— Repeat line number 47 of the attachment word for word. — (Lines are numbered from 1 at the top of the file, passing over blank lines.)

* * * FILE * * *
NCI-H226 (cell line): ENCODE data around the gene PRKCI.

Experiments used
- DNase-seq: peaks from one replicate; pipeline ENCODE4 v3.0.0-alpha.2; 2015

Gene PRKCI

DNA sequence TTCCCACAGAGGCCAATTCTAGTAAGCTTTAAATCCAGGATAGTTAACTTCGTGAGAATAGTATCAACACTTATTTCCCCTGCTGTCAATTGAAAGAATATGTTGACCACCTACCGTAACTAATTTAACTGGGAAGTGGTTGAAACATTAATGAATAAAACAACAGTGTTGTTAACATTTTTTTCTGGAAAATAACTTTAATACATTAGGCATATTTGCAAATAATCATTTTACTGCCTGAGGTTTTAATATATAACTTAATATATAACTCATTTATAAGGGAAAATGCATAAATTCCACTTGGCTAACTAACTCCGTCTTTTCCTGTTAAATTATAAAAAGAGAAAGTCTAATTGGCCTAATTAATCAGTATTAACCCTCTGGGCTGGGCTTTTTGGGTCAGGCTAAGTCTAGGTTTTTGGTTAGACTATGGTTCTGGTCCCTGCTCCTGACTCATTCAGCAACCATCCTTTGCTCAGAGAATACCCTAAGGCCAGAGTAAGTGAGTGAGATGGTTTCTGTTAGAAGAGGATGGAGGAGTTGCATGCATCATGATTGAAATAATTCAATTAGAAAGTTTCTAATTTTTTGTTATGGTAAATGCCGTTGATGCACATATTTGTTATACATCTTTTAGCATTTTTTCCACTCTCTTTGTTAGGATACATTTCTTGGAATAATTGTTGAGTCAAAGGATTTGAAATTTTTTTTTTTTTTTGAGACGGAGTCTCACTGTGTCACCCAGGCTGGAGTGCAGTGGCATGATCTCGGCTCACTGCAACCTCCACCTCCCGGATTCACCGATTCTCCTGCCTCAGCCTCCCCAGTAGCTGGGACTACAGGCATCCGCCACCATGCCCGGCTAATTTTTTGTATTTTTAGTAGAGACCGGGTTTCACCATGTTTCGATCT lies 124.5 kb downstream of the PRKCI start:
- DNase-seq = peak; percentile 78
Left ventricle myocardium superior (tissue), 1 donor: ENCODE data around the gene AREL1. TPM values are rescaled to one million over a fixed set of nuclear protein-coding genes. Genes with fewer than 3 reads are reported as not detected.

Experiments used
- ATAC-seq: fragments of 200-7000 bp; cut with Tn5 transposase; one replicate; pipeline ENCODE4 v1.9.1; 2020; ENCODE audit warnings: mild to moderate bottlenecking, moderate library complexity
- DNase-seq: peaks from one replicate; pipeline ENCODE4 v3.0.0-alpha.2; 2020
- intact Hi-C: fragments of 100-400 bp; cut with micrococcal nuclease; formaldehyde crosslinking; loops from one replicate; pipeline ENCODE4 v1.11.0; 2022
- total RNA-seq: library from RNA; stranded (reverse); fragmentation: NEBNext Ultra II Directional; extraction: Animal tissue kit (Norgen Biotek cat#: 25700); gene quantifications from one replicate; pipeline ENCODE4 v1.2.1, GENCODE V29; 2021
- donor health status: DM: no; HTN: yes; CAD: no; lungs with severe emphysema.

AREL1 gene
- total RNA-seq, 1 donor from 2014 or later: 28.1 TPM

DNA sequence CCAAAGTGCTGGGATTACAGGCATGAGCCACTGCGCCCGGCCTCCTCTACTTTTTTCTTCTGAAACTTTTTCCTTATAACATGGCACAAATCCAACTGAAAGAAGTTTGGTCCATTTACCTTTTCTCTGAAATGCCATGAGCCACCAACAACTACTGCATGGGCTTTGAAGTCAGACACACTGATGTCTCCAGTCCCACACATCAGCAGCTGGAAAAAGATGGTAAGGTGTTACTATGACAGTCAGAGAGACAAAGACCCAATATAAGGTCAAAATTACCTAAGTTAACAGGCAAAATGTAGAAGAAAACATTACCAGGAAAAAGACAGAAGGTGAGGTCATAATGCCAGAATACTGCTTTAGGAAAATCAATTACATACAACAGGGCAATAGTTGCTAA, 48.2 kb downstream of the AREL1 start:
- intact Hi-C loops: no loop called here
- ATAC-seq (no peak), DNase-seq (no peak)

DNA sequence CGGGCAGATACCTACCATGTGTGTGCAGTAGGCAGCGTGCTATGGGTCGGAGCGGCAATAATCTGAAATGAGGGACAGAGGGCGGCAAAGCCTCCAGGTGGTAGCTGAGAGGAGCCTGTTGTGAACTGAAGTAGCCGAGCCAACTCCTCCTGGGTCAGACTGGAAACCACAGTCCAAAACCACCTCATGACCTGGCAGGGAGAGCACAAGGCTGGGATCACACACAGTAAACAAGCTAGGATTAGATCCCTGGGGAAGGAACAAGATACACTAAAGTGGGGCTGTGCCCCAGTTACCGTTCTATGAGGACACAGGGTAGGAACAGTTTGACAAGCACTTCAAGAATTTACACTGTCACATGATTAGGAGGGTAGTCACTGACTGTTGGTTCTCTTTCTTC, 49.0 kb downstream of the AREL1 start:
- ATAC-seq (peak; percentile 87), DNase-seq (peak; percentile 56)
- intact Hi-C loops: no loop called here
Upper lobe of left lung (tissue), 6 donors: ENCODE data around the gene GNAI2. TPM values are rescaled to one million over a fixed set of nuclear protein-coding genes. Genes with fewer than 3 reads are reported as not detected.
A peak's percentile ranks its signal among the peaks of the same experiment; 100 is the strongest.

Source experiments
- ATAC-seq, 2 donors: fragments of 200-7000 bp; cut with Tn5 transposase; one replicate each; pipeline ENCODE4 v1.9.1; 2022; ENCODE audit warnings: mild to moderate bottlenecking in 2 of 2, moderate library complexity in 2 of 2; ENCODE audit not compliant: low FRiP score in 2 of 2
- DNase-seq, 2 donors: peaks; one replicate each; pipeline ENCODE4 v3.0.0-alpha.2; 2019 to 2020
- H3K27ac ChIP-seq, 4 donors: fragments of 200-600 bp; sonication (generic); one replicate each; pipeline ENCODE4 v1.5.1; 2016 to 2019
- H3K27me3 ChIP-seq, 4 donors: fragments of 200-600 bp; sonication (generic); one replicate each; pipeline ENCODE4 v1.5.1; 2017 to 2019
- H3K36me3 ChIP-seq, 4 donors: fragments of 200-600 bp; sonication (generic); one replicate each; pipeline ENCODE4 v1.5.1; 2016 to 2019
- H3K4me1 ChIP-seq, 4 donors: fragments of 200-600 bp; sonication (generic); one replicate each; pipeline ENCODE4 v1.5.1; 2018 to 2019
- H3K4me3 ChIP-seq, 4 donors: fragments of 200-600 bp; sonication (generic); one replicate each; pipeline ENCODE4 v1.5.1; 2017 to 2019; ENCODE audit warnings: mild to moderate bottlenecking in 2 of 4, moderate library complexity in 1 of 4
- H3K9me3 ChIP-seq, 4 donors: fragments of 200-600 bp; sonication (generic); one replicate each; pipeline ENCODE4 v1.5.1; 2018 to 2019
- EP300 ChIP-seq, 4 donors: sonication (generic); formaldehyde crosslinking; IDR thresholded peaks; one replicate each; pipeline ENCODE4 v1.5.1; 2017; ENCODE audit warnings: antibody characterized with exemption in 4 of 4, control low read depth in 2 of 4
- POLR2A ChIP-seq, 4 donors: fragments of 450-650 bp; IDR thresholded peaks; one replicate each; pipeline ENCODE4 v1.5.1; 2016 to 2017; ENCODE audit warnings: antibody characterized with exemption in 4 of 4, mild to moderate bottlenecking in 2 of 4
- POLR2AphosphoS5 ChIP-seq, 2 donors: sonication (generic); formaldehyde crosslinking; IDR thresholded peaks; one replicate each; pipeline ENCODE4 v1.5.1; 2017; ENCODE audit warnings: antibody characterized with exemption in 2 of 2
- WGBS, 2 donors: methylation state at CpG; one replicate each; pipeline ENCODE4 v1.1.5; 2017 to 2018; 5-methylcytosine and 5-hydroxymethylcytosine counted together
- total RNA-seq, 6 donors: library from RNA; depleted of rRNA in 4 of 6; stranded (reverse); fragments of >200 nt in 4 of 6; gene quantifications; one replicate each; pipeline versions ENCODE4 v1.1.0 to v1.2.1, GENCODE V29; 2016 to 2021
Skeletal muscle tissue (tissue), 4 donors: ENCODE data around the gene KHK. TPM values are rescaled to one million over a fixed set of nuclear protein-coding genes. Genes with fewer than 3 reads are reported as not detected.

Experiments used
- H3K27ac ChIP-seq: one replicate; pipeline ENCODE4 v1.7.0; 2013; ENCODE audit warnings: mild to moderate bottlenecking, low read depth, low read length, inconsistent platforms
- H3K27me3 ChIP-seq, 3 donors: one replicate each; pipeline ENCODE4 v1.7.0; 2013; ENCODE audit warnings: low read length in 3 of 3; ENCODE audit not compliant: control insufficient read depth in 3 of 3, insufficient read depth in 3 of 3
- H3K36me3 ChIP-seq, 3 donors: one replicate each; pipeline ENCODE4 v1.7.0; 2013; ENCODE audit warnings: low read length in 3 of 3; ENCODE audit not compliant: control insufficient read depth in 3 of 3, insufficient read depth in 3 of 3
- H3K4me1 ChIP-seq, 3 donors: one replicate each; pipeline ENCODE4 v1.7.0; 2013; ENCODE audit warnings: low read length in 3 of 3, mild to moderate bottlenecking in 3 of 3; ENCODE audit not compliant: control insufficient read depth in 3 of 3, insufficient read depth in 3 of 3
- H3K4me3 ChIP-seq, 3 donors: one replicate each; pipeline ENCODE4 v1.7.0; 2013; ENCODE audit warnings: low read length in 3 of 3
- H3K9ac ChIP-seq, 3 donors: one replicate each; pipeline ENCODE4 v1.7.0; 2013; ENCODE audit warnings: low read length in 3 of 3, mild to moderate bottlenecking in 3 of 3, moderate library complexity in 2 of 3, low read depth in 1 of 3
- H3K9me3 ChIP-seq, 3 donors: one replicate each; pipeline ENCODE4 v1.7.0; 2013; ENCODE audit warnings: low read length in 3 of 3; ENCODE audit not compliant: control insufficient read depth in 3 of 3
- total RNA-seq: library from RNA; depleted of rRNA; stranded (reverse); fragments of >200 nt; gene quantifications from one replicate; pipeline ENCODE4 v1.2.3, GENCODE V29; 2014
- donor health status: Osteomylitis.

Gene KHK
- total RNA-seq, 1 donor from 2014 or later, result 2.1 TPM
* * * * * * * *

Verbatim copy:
- total RNA-seq: library from RNA; depleted of rRNA; stranded (reverse); fragments of >200 nt; gene quantifications from one replicate; pipeline ENCODE4 v1.2.3, GENCODE V29; 2014